Monday, 23 April 2012

ST GEORGE'S DAY

The "Martyrdom of St George"
Paolo Veronese, 1564
When I started this post I had something entirely different in my mind.  However, upon checking the widget in my right sidebar for today's Saint, I changed tack.  I read something that I had never heard before about ST GEORGE and the "FOURTEEN HOLY HELPERS".  I found it so interesting I thought I would encourage you to take a look too.  This is the link or you can just use the widget at the side.   Once there, go to "Activities" and read all about the Fourteen Holy Helpers.  Very interesting, indeed! 

Oh Yes, a very HAPPY ST GEORGE'S DAY  to all.

8 comments:

  1. Here in the states we know St. George from his legend as "dragon slayer". I much prefer the thought of him as one of the 14 Holy Helpers though.

    Thank you for sharing this, I enjoyed reading and re-learning information about the saints.

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    1. Hello Grace
      Thank you for visiting. I welcome your visits & comments. Yes, I was really delighted with the article & surprised at what I had forgotten or, perhaps, never really known. I am glad that you too found it interesting. Thanks again & may God and St George bless you today.

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  2. Love the Holy Helpers, and as Im English and a former Scout St George the picture youve used is amazing but im stuck on the identity of the female saints either side and below Our Lady with Christ and St Peter and St John Evangelist ( because hes writing i assume) any info were you got the pic??

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    1. Hello Marion
      I don't know much (anything actually) about the picture. I got it from the Wikipedia article on St George. Like you, I thought it was an amazing picture & one that I have never seen before.
      It's nice to hear from you & thanks for your intrest. May God & St George bless you & yours today.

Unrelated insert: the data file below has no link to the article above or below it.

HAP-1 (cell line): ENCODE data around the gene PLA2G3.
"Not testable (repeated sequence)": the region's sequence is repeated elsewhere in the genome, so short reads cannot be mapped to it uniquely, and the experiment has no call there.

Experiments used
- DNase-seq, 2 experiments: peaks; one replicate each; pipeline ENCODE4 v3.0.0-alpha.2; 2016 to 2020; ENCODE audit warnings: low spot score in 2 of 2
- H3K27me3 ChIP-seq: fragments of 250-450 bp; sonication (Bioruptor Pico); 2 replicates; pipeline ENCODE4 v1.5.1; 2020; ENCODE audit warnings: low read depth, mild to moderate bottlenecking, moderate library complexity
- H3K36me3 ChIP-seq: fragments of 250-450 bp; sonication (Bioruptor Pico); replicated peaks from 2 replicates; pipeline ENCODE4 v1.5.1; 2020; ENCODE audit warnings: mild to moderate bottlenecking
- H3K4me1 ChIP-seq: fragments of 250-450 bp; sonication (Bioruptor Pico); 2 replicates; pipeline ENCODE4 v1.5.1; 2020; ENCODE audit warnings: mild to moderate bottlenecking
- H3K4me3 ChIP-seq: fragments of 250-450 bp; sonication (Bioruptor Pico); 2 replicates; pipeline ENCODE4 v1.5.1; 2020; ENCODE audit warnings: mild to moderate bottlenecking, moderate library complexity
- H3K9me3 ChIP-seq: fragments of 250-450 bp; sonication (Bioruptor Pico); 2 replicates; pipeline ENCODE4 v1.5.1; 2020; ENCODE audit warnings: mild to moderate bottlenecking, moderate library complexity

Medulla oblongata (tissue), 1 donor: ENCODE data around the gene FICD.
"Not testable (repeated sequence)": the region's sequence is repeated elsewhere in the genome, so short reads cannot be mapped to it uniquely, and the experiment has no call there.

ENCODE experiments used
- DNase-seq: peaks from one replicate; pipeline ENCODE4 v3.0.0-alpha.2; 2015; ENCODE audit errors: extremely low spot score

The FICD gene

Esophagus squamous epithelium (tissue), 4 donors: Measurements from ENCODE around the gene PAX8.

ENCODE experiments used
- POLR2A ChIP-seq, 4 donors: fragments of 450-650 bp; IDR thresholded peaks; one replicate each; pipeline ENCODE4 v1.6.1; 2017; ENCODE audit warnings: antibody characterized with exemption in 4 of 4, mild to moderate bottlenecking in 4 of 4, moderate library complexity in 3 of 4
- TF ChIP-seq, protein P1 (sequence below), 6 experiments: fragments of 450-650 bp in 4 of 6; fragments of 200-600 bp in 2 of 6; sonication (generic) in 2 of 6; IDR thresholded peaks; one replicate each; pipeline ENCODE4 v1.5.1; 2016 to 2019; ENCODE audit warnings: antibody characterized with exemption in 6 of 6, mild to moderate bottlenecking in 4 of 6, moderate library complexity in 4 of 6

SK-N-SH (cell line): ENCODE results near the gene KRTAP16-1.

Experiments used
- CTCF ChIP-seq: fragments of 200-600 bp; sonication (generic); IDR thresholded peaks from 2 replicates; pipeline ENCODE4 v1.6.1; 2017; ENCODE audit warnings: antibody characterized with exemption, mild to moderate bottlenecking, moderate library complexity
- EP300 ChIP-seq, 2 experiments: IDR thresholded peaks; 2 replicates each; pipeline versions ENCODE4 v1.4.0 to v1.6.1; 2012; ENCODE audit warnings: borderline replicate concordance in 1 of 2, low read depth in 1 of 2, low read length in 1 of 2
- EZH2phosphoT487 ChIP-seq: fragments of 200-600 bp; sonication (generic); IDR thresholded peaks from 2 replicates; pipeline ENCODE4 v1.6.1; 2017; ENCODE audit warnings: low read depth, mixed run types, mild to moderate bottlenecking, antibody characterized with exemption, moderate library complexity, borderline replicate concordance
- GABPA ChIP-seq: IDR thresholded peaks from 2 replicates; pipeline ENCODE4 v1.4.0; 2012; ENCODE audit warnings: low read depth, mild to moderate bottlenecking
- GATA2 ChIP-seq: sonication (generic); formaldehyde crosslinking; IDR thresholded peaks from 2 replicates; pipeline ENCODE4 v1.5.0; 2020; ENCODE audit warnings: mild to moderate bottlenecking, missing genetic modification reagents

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  3. The following may be helpful. The two saints flanking the Virgin and Child are St Peter (note keys) and St Paul who holds the sword of his martyrdom and the book of his epistles. The three female figures below these are said to be allegorical representations of Faith, Hope and Charity. Charity is the woman with her back to us and holding two children- a fairly common device- while Faith, I think, is the left hand figure holding the chalice.

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    1. Hello Patricius

      Thank you for this very helpful & interesting information. It is a beautiful picture and it adds to the enjoyment of it if we know some of the details of it. Thank you once again for your always welcome input. God bless you.

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  4. Replies
    1. Good Morning Marion
      Yes, I am also grateful to Patricius for this helpful information. It is nice to know about such a lovely painting. I hope all is well with you Marion. Life keeps me pretty busy these days so there doesn't seem much time for blogging but I don't want to give up so I get in as much as I can. Hopefully life will return to normal (whatever NORMAL is?) soon. Take care & God bless you, Marion.

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